Longtime Charger right tackle Russ Washington has passed. He was 74. Washington played 200 games in the NFL, starting 196 for the San Deigo Chargers from 1968-82. No cause of death was announced.
"Big Ru" was the fourth overall pick in the 1968 NFL Draft and spent his first two seasons at defensive tackle (the right tackle was Hall of Famer Ron Mix and the left tackle was solid Terry Owens). Said his coach Sid Gillman upon Washington's signing, "He is such a great player. He will play defense but we are not sure it will be an end or tackle".
Often, rather than a 4-3 tackle he was at nose tackle since the Chargers alternated from 4-3 to 3-4 fronts, as many pro teams did, especially AFL teams but the Chargers along with the Chiefs likely did it the most. In that defensive interior role, he totaled 60 tackles as a rookie with a sack and 35 tackles and a sack in 1969.
Seeing a 6-6½, 295-pound man over a center was interesting. Look at the size difference between Washington (#85) over Hall of Famer center Jim Otto—
|Washington in 1969 on the nose when Chargers in a 3-4|
|Washington in the 4-3 at left defensive tackle|
In 1970 he was moved to right tackle, and his athleticism (4.9 in the forty) was showcased. By 1973 he was gaining post-season honors making All-AFC teams and in 1974 he was Second-team All-Pro and made his first of five Pro Bowls. His ability to pull as a tackle was particularly noted early in his career as a tackle, he became a top pass blocker after he gained a few years of experience at the position.
|Washington #70, blocking for #21 John Hadl|
He got more respect for the NFL players in those terms than the media since he was First-Team All-pro by the NEA (the 'players All-Pro team) in 1978 and was Second-team, as mention in 1974 and 1979. He made the Second-team on the AP poll in 1982—his final NFL season.
Additionally, he was voted Forrest Gregg Award as the NFL Offensive Lineman of the Year for 1977 by the Wisconsin Pro Football Writers (won by Yary in 1974, Dierdorf in 1975, Leon Gray in 1980, and Marvin Powell in 1982. As Jon Gruden might say, it's was a "prestigious-ass award".
In Washington's era, the right tackle was the premier spot, not the left tackle. The dominant ends in the 1960s and 1970s were the left-side guys going from Gino Marchetti and Willie Davis to Deacon Jones, Carl Eller, Claude Humphrey, Bubba Smith, Jack Youngblood, L.C. Greenwood would make the All-Pro teams with an occasional right end bubbling up. And the same was usually true for the tackles, the right-side guys were the better of the two usually—Forrest Gregg, Ron Yary, Dan Dierdorf, Rayfield Wright, George Kunz. Even Art Shell was a strong-side tackle since his quarterback was left-handed.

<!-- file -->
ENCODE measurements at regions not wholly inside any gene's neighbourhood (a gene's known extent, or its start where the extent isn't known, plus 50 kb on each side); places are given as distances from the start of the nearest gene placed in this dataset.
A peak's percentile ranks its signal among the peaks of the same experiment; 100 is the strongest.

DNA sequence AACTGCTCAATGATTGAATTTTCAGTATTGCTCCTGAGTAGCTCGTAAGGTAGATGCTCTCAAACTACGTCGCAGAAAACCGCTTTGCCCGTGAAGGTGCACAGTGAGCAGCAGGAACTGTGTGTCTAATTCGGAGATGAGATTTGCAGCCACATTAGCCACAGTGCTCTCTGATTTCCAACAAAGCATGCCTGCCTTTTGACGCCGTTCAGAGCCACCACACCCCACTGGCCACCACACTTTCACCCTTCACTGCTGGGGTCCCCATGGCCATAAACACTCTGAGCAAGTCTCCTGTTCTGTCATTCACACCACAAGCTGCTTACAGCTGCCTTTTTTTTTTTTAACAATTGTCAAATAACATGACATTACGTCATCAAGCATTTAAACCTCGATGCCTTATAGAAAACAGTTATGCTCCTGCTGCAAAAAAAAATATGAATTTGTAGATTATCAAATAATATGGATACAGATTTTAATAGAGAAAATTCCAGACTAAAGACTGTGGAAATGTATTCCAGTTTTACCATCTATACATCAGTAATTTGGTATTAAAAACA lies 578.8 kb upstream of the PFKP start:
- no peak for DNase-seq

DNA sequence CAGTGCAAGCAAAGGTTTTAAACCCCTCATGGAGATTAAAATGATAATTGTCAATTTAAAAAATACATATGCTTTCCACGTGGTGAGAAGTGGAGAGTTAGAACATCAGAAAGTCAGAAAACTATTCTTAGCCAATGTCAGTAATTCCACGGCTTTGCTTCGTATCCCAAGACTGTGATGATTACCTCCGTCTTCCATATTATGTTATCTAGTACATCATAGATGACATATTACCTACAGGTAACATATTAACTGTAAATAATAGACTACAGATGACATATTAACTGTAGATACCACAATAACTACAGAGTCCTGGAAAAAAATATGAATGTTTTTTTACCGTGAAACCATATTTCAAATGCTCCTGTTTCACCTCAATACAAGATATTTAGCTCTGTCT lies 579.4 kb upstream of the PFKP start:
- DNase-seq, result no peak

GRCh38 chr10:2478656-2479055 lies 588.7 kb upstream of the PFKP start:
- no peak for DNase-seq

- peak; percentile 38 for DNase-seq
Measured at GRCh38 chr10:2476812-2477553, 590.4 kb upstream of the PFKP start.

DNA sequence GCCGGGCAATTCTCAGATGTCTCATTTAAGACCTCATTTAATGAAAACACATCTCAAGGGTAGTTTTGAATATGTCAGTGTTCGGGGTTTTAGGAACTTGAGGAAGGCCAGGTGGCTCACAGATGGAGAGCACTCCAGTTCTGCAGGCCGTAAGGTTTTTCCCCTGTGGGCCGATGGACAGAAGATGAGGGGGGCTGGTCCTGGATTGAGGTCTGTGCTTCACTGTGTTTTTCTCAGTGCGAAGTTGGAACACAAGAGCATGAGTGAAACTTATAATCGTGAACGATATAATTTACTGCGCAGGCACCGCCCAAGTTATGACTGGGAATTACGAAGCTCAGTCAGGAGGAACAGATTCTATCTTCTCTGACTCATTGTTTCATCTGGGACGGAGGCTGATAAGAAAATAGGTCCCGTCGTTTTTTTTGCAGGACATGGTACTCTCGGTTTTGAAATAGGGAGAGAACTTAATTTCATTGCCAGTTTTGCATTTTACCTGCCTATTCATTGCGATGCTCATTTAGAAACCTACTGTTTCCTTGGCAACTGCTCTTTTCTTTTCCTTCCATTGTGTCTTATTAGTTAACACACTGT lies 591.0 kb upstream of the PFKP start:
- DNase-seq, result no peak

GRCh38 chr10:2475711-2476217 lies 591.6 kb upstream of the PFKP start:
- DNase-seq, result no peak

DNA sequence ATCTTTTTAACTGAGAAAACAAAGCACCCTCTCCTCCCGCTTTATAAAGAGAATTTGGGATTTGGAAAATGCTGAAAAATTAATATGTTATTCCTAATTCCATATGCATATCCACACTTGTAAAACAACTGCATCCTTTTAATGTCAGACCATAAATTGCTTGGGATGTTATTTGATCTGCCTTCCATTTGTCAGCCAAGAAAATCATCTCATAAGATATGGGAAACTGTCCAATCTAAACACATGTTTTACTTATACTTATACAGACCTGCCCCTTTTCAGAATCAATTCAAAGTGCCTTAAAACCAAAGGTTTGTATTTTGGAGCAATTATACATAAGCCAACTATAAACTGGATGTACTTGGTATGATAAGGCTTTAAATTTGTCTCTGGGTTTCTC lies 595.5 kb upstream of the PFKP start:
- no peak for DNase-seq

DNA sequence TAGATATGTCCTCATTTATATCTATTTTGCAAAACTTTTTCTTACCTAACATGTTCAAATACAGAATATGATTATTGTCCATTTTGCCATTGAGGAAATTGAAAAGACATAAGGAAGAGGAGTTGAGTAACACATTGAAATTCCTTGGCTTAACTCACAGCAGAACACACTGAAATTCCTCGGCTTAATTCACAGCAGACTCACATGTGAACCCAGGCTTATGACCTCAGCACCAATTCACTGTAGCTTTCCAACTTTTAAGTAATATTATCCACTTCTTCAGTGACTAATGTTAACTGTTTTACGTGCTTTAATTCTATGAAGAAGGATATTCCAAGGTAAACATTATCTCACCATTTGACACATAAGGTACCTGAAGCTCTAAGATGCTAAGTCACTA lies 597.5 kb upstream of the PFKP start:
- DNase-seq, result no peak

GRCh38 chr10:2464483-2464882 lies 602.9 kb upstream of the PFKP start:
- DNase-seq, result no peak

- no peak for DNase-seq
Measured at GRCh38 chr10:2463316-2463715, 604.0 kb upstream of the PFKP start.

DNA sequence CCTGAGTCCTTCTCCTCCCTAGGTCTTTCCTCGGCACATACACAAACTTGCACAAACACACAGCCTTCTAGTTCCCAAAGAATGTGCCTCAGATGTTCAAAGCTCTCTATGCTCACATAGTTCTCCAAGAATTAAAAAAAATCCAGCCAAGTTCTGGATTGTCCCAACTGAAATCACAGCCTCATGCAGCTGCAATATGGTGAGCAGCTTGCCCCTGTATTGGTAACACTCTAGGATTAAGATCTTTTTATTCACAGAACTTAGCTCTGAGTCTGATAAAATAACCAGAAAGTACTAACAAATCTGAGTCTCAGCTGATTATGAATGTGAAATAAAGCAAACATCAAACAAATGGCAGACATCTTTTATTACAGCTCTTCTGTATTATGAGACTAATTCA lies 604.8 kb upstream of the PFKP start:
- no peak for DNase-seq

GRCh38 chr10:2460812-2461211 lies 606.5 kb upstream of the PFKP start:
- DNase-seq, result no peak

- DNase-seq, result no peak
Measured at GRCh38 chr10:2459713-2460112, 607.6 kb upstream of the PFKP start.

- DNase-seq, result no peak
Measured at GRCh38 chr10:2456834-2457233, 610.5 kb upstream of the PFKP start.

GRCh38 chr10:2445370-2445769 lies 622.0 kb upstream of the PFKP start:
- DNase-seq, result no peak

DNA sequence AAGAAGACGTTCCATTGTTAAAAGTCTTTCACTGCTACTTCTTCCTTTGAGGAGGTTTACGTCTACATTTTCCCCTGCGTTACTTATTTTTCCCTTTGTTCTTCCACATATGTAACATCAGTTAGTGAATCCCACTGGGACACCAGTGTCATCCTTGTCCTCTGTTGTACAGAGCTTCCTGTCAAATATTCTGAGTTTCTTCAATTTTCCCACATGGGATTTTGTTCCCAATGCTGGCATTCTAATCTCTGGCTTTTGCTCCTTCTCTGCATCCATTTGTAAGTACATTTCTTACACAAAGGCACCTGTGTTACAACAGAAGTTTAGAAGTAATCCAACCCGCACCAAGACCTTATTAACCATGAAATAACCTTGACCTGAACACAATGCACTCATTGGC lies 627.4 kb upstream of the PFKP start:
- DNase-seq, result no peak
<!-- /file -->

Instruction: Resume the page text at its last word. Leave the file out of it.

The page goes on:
This made making All-Pro teams and Pro Bowls a very competitive proposal and Russ held his own. Ron Yary once told us that Washington was the most athletic of the guys in his era. jack Youngblood said the same, "I never got anything off that guy. He was bigger than all of the others and the quickest. And the others, Rayfield, Ron, and Dan were great, but Russ may have been the most talented and he went about 320."
|Russ going against All-Pro Art Still|
One of his line coaches, Jim Hanifan said, "The number one thing about Russ is his great natural size and strength. He has great balance for a man his size."
In the major-media awards and polls, Washington was at least Second-team All-AFC/Pro Bowl-level or above in 1973-74, 1977-79, and 1982. However, when checking with scouting firm Proscout, Inc., in 1976 Washington was a top-5 tackle as well but didn't get any notice, so call it seven seasons of being on the "next level" as a player, above and beyond a starter.
The Chargers released Washington in August of 1983 and even though he had worked hard to prepare for this 16th NFL season he took it philosophically, "I've always believed that you have to take what happens if there is nothing you can do about it. You can holler and scream but it's not going to change a thing".
He considered playing in the USFL and also possibly moving to the Pacific Islands and setting up a fishery. He loved the ocean, was a certified scuba diver, and sometimes spend offseasons on Truk Island in Micronesia—an island group in the Pacific about 500 miles southeast of Guam. His wife Inez was from Truk.
Washington attended the University of Missouri where he was the Big Eight Conference Defensive Player of the Year and a First-team All-American in 1967 and even played a little bit of fullback there. He was named All-Big Eight twice and played in four all-star games following his senior season.
Prior to that, he played at Missouri Southern in Joplin, Missouri. He was from Kansas City and graduated from Southeast High.
Washington was inducted into the San Diego Chargers Hall of Fame in 1995 and the Greater Kansas City Football Coaches Association Hall of Fame in 2016 and was voted to the Chargers San Diego 50th Anniversary Team and 40th Anniversary Team.
He, along with Doug Wilkerson (who recently passed), were the only two Chargers who lasted from the Sid Gillman era to the Don Coryell, all others were purged.
Noted as a gentle giant—soft-spoken and kind he was well-respected by his teammates and opponents. During his career, he showed some interest in acting and after his career, he was the owner of a car wash in National City in the San Deigo area.
R.I.P., Big Man